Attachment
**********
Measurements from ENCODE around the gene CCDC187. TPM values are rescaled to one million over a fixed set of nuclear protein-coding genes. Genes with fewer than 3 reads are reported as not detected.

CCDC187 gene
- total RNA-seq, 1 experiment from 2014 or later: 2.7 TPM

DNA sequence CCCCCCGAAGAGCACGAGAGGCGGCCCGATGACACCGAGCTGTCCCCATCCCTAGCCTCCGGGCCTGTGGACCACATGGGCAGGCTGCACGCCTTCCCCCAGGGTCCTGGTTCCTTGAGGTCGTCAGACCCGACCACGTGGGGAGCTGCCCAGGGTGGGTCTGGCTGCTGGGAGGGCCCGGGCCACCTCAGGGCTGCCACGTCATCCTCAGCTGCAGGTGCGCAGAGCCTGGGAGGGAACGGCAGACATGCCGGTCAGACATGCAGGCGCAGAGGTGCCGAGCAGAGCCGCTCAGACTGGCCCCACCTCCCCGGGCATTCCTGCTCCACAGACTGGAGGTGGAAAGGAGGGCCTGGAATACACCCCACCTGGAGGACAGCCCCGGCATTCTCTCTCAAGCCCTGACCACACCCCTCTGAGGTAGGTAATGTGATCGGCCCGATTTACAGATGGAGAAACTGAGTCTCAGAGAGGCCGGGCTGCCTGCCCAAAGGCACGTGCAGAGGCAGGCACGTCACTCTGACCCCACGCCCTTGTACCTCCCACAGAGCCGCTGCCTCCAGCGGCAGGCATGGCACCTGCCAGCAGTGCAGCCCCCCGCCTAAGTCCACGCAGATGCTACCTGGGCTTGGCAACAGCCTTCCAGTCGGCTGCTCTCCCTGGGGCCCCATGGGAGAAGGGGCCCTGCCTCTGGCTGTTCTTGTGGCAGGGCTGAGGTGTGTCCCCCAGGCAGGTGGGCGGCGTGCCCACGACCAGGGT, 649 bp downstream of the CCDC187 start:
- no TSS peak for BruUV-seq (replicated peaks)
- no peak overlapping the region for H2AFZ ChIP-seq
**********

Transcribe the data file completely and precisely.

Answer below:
Measurements from ENCODE around the gene CCDC187. TPM values are rescaled to one million over a fixed set of nuclear protein-coding genes. Genes with fewer than 3 reads are reported as not detected.

CCDC187 gene
- total RNA-seq, 1 experiment from 2014 or later: 2.7 TPM

DNA sequence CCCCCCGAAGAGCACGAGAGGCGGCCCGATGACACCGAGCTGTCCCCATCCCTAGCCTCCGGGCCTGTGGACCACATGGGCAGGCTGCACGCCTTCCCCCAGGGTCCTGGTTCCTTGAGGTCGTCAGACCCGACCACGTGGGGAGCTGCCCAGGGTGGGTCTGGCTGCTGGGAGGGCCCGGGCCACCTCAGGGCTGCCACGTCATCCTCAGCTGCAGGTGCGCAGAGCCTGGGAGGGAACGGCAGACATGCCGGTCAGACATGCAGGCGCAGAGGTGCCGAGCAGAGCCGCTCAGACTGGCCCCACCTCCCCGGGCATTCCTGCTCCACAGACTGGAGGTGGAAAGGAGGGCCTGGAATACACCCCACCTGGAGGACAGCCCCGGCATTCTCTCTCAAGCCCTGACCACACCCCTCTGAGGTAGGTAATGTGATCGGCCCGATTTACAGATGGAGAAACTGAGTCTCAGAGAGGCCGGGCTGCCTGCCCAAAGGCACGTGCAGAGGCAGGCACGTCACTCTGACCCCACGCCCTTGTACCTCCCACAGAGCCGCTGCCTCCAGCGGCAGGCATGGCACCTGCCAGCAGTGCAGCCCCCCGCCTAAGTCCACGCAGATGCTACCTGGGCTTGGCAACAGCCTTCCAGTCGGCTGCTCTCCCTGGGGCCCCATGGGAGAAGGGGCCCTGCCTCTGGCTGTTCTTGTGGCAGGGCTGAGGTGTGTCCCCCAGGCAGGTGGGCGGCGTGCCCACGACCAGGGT, 649 bp downstream of the CCDC187 start:
- no TSS peak for BruUV-seq (replicated peaks)
- no peak overlapping the region for H2AFZ ChIP-seq